It’s tempting to fall into being an old sentimentalist; wax poetic about the days when the wine revolution was fresh and saving the world from drinking mass produced crap from chemical viticulture. But today, forty years after its debut, the genre is stronger than ever and some of the wines as well. Its phenomenal success has even spurred on low-rent knock-offs such as recent supermarket versions: a machine-picked “Orange” “natural” wine is out from Romania. From Spain there’s the “Organic is Orgamic,” product line. How really natural these are? That’s dubious. However vibrant the previously innocent and idealistic world of natural is experiencing problematic growing pains.
Among the issues; those looking to launch their celebrity through social media, using wine as their platform. Cut throat importers (previously only seen in more conventional wine circle) trying to grab the wines (even the bad ones) and poach from their colleagues. There’s tribal infighting about which wine is superior, zero/zero or minimal. For the first time in the idealistic natural environment we are seeing people entering the market not just to make money, but make a killing. At least in America, the first natural wine importers brought with them a passion and idealistic values. We are now in the era of the capitalists, chasing the market.
Then there are the wines themselves. As is inevitable with the current high demand, quality is flagging. Natural wine today is getting bottled and sold too quickly. Where in the early days of La Dive, no winemaker there would have bottled their juice in four months from vintage, today it’s common. Many are made to a style, murky, leesy and unfinished, one of the reason for the growing number of glaringly faulty wines, giving natural wine haters, like wine critic Michel Bettane, plenty of arrows for their target. Almost every conversation I have with those remember a previous vin naturel generation, no matter in which country, seems to devolve into lamentations.
With apologies to Leo Tolstoy’s for adapting his most famous lines, every unhappy wine is unfortunate in its own way. Goût de souris* however, is the most unfortunate way. The fault experienced as a taste is actually a retronasal smell that explodes like a stink bomb in the back of your tongue, filling up the mouth with the most vile of –kombucha-gone wrong aftertaste. Today, it’s pandemic.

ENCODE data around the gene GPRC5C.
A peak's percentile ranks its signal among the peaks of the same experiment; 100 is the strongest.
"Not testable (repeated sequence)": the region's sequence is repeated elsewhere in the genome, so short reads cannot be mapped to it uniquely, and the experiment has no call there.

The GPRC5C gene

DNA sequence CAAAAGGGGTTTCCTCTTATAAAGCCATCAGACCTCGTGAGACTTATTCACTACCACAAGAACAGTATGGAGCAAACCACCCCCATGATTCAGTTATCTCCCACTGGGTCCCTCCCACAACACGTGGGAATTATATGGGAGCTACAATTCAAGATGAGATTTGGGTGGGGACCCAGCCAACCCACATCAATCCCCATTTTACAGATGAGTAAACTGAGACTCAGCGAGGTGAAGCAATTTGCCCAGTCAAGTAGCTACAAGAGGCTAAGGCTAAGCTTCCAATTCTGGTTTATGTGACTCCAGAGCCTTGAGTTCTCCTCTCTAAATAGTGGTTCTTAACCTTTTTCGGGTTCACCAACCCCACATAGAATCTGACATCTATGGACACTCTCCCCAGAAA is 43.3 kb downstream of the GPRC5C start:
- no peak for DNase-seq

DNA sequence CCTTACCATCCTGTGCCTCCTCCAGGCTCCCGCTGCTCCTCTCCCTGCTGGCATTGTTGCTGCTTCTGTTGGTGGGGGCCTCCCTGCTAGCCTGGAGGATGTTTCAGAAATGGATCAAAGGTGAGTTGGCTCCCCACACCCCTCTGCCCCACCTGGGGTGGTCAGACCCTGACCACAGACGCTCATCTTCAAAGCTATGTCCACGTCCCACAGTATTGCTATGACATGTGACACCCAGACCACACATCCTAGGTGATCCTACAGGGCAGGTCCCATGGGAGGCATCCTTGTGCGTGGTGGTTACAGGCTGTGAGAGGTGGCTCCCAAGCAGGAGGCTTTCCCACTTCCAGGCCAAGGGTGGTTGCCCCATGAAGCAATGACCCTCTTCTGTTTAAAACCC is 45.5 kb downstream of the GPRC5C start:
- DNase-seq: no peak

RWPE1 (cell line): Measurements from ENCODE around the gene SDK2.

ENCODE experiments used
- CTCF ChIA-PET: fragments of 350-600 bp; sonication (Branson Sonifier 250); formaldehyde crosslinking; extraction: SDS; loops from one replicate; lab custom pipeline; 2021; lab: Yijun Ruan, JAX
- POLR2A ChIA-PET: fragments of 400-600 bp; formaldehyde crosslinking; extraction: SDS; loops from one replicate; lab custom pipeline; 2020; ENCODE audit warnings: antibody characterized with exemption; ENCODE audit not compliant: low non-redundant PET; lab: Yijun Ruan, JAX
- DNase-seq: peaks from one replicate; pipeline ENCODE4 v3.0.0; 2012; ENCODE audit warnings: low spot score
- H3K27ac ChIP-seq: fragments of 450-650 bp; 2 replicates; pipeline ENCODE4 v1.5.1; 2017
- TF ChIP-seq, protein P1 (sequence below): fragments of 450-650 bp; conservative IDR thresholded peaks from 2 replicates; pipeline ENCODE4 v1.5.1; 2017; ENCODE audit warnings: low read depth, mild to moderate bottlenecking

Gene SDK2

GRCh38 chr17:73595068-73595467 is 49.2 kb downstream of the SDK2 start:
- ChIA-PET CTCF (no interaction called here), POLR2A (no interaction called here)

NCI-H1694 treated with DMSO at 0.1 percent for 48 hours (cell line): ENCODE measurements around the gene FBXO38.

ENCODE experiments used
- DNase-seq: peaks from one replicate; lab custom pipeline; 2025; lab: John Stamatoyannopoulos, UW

Mouse is connected to individual saliva pH—a percentage of the population can’t even taste it —then there are 80% of us cursed with its inescapability. Telling a winemaker their wine has it, takes the kind of courage to tell someone that they have halitosis. While I’ve yet to see a winemaker proudly present me their wine and pronounce “Mouse!” the new drinker seems to have a positive Pavlovian response to it. Tony Coturri, the long-time Sonoma, California natural wine maker astutely calls this a fetishizing of faults.
Here’s a perfect example. A wine importer I know here in NYC brought some bottles for me to taste. I was looking for aligoté and he showed one from a producer whose wines I know to be uneven. I tasted and grimaced. Let’s just say there was a whole family of mice in that glass. “Souris,” I said.
He laughed and shrugged. “The kids like it,” he said.
The causes that lead to the taint are not obvious. The problem begs for research instead of ignoring or celebrating the issue. The Australian writer, Mike Bennie is one of the many colleagues I’ve often bemoaned the situation with. His observations were completely in step with mine, “For the first 10 years of my career it was ‘the unicorn taint’, one I couldn’t learn about, as nothing had it,” he said. “Now, I see it almost daily.”
It’s not only about the mouse but the total complement of faults in so many of today’s fashionable natural wines. Co-owner of the new, one-star Michelin restaurant in the 16th, Comice, and long time champion of natural wine, Etheliya Hananova sees an abundance of “high volatile acidity, very prominent reduction/oxidation, goût de souris, etc.” But what stuns her is their acceptance. “People at the tasting were loving them and I see those very wines on the hip wine lists all the time.” She has begun to ask herself, “ Maybe, I’m getting stodgy?”